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Discussion Starter #1
So I'm a noob trying to figure out a business plan to to profitably make low run orders. I know that if you only order 3 shirts or 3 plastisol transfers, per shirt/transfer it would be quite expensive...but what if you commited to spend, for example, $3,000 with a printer over the course of year. Are there printers that would then give you volume discounts even if you were only ordering low volume individual orders? Or do set up costs make this impossible? How much does it really cost to set up a screen?

I'm trying to figure out a way to offer a very large selection of designs without maintaining a ridiculous inventory of shirts. It just seems like if you have a very large selection, you'll constantly be getting orders for one or two designs...is there any way to profitably handle this?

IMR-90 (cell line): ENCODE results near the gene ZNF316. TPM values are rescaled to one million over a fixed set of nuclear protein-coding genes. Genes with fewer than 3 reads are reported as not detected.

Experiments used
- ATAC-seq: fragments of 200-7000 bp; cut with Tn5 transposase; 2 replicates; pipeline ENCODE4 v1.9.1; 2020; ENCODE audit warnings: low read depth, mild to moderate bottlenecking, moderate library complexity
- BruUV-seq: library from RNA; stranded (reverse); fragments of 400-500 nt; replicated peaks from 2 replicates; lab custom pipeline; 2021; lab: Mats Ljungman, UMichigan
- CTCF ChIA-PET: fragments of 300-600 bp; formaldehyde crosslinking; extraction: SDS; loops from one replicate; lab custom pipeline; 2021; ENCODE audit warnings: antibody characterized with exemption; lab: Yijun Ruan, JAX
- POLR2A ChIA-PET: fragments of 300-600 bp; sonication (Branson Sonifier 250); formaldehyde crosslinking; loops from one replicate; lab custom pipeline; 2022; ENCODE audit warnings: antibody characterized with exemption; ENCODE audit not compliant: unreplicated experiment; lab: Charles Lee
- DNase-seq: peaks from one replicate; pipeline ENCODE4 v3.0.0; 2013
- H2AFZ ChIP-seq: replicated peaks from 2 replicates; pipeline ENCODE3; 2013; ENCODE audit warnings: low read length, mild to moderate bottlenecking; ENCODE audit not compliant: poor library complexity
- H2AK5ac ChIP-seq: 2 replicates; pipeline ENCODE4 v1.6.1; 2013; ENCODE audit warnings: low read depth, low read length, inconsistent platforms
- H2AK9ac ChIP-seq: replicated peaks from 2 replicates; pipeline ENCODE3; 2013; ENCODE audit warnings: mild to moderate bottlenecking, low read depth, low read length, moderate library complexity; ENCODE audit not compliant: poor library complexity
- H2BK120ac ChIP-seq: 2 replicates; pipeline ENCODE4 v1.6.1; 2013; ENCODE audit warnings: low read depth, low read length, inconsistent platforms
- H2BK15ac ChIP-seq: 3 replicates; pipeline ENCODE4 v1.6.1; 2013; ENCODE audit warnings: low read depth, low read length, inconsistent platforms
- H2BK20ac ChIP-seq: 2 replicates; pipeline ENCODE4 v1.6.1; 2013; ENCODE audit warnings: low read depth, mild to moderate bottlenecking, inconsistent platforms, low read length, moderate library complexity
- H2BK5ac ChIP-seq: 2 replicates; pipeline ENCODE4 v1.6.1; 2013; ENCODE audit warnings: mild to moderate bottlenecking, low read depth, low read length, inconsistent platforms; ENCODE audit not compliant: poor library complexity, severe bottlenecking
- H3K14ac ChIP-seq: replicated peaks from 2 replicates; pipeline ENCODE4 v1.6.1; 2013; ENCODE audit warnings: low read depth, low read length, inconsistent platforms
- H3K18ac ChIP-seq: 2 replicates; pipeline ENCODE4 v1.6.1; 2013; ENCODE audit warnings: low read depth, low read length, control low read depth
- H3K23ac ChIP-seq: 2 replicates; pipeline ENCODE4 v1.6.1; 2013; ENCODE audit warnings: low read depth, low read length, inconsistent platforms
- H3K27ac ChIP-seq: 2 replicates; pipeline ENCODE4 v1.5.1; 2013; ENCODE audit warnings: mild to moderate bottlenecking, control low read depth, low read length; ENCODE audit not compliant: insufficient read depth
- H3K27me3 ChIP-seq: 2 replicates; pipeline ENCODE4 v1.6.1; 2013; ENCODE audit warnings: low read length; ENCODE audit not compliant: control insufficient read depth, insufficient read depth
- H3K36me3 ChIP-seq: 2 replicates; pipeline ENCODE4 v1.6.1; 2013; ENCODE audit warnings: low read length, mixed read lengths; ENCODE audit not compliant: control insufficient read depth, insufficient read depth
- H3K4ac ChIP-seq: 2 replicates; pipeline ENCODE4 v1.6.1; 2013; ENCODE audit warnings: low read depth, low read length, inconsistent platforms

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How would you "prove" / "guarantee" to the printer that you are going to do that volume in a year (especially with no sales record)?

I think some printers might cut deals for high volume clients, but usually those clients are proven buyers (like moving from an old printer to a new printer or have a proven buying history).

I'm trying to figure out a way to offer a very large selection of designs without maintaining a ridiculous inventory of shirts. It just seems like if you have a very large selection, you'll constantly be getting orders for one or two designs...is there any way to profitably handle this?